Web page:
Will A Massage Make You Feel Better?

At Better Body Solutions we regularly utilize therapeutic medical massage therapy along with chiropractic care and physical therapy to help patients obtain low back pain relief. A new study performed at Indiana University and published at sciencedaily.com shows that massage can an effective form of back pain relief.


From the Report:

“ Low back pain leads all disorders in years lost to disability in the U.S. Most patients improve rapidly, but one-third report persistent back pain, and 15 percent develop chronic low back pain with significant physical limitations. More than 50 percent of those who participated in the study experienced clinically meaningful improvements in their low back pain with disability, according to Munk.”

A 50% success rate is a coin flip, but compared to the success rate of some treatments, 50% is not bad. Medical studies are considered “significant”, which is considered a good thing, if even 35% of patients show improvement.

This isn’t the first time that massage has been shown to be helpful in treating pain. WebMD has a post that promotes massage as being helpful to treat a variety of disorders.

“ Few sensual experiences rival a full-body massage for pleasure and stress relief — at least among those things you can talk about in front of the children at the dinner table. Word on the health benefits of massage therapy for stress relief has spread. In 2006, 39 million Americans — one in six adults — had at least one massage, according to a nationwide survey by the American Massage Therapy Association (AMTA).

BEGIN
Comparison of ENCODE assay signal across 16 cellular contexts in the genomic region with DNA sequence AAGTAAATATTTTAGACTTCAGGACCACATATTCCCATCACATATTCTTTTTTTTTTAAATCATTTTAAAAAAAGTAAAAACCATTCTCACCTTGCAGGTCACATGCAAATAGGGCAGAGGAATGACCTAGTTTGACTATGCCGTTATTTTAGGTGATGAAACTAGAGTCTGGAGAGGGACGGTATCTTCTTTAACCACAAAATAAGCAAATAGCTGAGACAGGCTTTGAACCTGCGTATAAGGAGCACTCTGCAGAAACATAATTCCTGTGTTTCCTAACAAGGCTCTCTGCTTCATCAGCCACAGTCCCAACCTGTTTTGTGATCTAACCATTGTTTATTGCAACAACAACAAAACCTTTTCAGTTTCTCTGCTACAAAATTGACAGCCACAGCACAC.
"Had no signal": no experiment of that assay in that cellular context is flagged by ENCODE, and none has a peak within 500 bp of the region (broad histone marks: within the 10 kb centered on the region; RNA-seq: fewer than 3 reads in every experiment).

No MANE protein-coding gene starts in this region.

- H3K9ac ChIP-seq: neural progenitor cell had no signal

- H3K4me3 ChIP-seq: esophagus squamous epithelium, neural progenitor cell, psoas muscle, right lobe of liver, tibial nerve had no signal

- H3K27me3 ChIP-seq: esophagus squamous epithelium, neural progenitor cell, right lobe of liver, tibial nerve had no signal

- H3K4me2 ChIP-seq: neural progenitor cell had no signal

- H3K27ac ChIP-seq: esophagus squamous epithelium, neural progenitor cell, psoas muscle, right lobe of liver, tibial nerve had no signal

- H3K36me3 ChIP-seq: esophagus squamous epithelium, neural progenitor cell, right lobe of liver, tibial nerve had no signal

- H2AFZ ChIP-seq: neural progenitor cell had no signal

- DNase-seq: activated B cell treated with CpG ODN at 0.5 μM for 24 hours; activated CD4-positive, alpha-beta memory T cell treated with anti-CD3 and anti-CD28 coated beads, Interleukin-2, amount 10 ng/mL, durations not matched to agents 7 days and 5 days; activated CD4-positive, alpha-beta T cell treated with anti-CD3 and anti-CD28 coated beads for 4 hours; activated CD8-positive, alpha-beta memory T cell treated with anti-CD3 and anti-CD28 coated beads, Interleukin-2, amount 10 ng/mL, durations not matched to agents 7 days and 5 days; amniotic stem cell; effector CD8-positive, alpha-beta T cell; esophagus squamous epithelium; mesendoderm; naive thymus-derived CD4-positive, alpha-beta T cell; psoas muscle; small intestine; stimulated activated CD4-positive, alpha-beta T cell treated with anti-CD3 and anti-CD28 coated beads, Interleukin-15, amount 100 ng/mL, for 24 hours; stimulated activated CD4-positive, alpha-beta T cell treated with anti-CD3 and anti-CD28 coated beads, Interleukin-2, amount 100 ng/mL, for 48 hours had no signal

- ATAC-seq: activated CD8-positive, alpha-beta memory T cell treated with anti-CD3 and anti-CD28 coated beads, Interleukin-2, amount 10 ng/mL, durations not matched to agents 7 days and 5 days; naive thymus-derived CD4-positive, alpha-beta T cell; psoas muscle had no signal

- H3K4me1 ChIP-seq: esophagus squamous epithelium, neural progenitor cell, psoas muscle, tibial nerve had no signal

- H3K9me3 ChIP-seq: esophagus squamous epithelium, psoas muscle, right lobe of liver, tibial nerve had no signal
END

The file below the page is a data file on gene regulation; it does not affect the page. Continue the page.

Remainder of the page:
“Americans are looking to massage for much more than just relaxation,” says Mary Beth Braun, President of the AMTA. “Massage therapy can be effective for a variety of conditions, including arthritis, lower back pain, insomnia, headaches, anxiety, circulatory problems, and recovery from a sports injury.”

One of the factors that complicates assessing just how effective massage is and relieving pain or improving function is that there are a variety of massage techniques. At our office, we employ medical massage which orients the massage services toward correcting muscular imbalances that hinder function. Interestingly medical massage can be applied using various massage techniques like Sports Massage, Deep Tissue Massage or Swedish Massage for example.

It’s possible that some massage approaches are more effective for certain conditions and even if those techniques were elucidated, it’s still difficult to study how effective a technique might be due to the fact that massage therapists differ in their application of the technique.

While there are several studies that seek to show the effectiveness of massage, in our experience massage can also make a condition worse in the short term and for people with back pain, especially with muscle spasm, we recommend that patients receive massage therapy under the supervision of their doctor. Sometimes, muscles go into spasm to protect the spine for example, from undergoing more physical stress or damage.  This is referred to as “splinting.” An online dictionary explains splinting as, “ stiffening of a body part to avoid pain caused by movement of the part…”  It would be a bad thing indeed for a massage therapist to relax those stiffened muscles and undermine their protective function.

In summary, our clinical experience is that massage can be quite beneficial if it’s used appropriately.